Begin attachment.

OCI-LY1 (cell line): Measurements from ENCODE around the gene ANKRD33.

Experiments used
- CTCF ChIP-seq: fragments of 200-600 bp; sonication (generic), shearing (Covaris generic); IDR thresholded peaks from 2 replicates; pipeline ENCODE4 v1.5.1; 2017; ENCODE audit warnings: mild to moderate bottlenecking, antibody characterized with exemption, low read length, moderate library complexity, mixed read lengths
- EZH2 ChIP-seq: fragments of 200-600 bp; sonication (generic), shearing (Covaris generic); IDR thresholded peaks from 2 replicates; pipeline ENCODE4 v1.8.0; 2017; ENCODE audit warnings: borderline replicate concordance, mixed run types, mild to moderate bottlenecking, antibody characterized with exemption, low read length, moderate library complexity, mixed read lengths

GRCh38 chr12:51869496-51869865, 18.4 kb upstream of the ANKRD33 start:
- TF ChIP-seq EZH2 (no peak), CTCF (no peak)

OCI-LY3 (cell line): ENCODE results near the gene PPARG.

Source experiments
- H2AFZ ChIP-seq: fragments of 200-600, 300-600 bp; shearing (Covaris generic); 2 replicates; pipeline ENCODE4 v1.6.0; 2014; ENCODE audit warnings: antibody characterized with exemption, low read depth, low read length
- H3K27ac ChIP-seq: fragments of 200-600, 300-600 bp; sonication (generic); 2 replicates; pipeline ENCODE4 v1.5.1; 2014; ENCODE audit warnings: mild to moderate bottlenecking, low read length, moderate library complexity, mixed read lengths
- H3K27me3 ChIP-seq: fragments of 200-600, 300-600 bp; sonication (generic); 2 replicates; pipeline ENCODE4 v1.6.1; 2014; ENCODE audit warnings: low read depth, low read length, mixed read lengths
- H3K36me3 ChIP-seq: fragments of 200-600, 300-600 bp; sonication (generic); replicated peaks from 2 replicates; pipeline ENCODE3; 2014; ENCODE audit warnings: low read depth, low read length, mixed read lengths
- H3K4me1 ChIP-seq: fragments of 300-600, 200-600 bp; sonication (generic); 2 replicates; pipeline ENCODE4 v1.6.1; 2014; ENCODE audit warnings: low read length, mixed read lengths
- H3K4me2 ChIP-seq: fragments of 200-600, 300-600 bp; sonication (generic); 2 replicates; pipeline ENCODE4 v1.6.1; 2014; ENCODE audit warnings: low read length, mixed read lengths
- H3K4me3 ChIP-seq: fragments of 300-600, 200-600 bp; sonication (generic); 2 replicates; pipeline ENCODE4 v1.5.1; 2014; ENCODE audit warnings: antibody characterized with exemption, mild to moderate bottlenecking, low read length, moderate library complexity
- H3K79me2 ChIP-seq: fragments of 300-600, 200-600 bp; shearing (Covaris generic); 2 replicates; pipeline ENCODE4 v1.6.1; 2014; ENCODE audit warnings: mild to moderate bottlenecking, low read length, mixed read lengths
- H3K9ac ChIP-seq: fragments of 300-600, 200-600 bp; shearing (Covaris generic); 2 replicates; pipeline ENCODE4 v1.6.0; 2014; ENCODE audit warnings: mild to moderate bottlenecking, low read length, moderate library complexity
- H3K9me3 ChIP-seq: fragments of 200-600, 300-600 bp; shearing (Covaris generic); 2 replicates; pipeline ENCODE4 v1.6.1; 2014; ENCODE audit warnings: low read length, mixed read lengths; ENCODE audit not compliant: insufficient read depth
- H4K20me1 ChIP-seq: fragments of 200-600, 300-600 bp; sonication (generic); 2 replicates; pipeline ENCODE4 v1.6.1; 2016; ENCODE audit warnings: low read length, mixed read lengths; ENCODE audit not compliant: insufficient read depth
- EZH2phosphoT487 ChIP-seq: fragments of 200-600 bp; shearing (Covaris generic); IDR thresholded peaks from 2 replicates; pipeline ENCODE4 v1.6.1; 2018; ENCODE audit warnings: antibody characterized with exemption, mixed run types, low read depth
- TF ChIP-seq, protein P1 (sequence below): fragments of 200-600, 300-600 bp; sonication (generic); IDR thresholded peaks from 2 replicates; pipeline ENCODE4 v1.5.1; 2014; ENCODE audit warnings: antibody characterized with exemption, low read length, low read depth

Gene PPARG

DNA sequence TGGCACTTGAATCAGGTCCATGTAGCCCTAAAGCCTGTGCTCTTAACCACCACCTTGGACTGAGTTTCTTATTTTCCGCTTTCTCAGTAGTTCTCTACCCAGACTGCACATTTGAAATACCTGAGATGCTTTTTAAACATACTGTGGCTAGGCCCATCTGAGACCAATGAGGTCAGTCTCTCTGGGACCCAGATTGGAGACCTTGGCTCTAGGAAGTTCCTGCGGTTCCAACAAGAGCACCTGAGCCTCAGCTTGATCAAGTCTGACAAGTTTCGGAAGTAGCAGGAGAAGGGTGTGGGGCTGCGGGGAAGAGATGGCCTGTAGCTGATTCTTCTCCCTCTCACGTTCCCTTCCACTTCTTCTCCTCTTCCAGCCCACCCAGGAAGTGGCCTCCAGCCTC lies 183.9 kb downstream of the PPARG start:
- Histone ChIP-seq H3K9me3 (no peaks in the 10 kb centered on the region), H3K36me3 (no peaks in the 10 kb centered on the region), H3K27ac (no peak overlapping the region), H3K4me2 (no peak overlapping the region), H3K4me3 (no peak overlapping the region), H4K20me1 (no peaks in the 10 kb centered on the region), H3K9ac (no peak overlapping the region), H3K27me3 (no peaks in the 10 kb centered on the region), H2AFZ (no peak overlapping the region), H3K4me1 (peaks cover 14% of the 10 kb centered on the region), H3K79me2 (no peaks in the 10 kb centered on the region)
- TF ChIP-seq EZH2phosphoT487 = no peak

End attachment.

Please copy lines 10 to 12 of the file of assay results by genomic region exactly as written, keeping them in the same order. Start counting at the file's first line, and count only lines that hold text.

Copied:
- H3K27ac ChIP-seq: fragments of 200-600, 300-600 bp; sonication (generic); 2 replicates; pipeline ENCODE4 v1.5.1; 2014; ENCODE audit warnings: mild to moderate bottlenecking, low read length, moderate library complexity, mixed read lengths
- H3K27me3 ChIP-seq: fragments of 200-600, 300-600 bp; sonication (generic); 2 replicates; pipeline ENCODE4 v1.6.1; 2014; ENCODE audit warnings: low read depth, low read length, mixed read lengths
- H3K36me3 ChIP-seq: fragments of 200-600, 300-600 bp; sonication (generic); replicated peaks from 2 replicates; pipeline ENCODE3; 2014; ENCODE audit warnings: low read depth, low read length, mixed read lengths